MOSES LAKE — A Grant County resident has been confirmed as the first case of hantavirus in the county since 2012.The unidentified person has been released from the hospital and is expected to make a full recovery, said Heather Massart of the Grant County Health District.
The person is believed to have come in contact with infected deer mouse droppings while cleaning out a vehicle, Massart said.
Hantavirus killed two people in unrelated incidents in Grant County in 2012, Massert said. An average of one to five hantavirus cases are reported in Washington each year.
The disease attacks the respiratory system; people who get it usually end up in the hospital and about one of three people diagnosed with hantavirus die, according to a health district press release. Symptoms usually appear a week to six weeks after infection. Early signs include fever and headaches, nausea and vomiting, dizziness, chills and muscle aches. People who may have been exposed to rodents or rodent-infested spaces should consult a doctor immediately, the press release said.
Hantavirus is not spread by person-to-person contact. “The greatest risk occurs when people enter enclosed areas with rodent infestation and poor air circulation, such as sheds, and other outbuildings, cabins, building crawl spaces, vehicles and campers,” the press release said.
The best way to avoid the disease altogether is to avoid wild rodents. Sources of food, water and shelter should be eliminated and “rodent-proofed.” People should seal cracks that are larger than one-quarter inch in any building. That includes window and door sills, around pipes under sinks, in foundations and attics, or any other places rodents might enter.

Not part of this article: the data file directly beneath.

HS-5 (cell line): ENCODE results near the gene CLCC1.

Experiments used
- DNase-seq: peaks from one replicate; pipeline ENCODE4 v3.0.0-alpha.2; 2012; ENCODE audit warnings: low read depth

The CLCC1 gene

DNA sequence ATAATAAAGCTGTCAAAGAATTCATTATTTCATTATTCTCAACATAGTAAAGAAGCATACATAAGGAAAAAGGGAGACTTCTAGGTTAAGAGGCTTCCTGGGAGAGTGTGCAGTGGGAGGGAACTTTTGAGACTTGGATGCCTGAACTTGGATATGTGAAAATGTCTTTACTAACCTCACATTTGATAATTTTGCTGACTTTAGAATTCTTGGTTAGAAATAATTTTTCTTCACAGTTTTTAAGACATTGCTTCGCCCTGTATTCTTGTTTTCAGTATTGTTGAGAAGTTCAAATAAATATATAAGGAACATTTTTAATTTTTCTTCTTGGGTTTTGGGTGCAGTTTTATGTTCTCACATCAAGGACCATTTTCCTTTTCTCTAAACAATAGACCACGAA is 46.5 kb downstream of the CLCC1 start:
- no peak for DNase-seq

If rodents already have found their way in, people should take precautions when cleaning up. Spaces should be aired out before people start cleaning; doors and windows should be opened for at least 30 minutes. People should avoid vacuuming, sweeping or stirring up dust.
People should wear rubber or plastic gloves, wash the gloves with soap and water before removing, then wash their hands. Dust masks will not protect against the virus, the press release said. Any areas with mice droppings should be sprayed with a mix of bleach and water, 1½ cups of bleach per gallon of water. Once the area has been sprayed, it should be allowed to soak for at least 10 minutes. The material should be removed with wet paper towels, and the area mopped or sponged with bleach solution. Any upholstered furniture, carpets or car interiors should be steam-cleaned or shampooed. “Areas with heavy infestation (piled-up droppings, numerous nests and dead rodents) require precautions. Professional cleaning and/or pest control services may be needed.”
Dead rodents should be sprayed with disinfectant, sealed in a bag and double-bagged, then can be thrown away.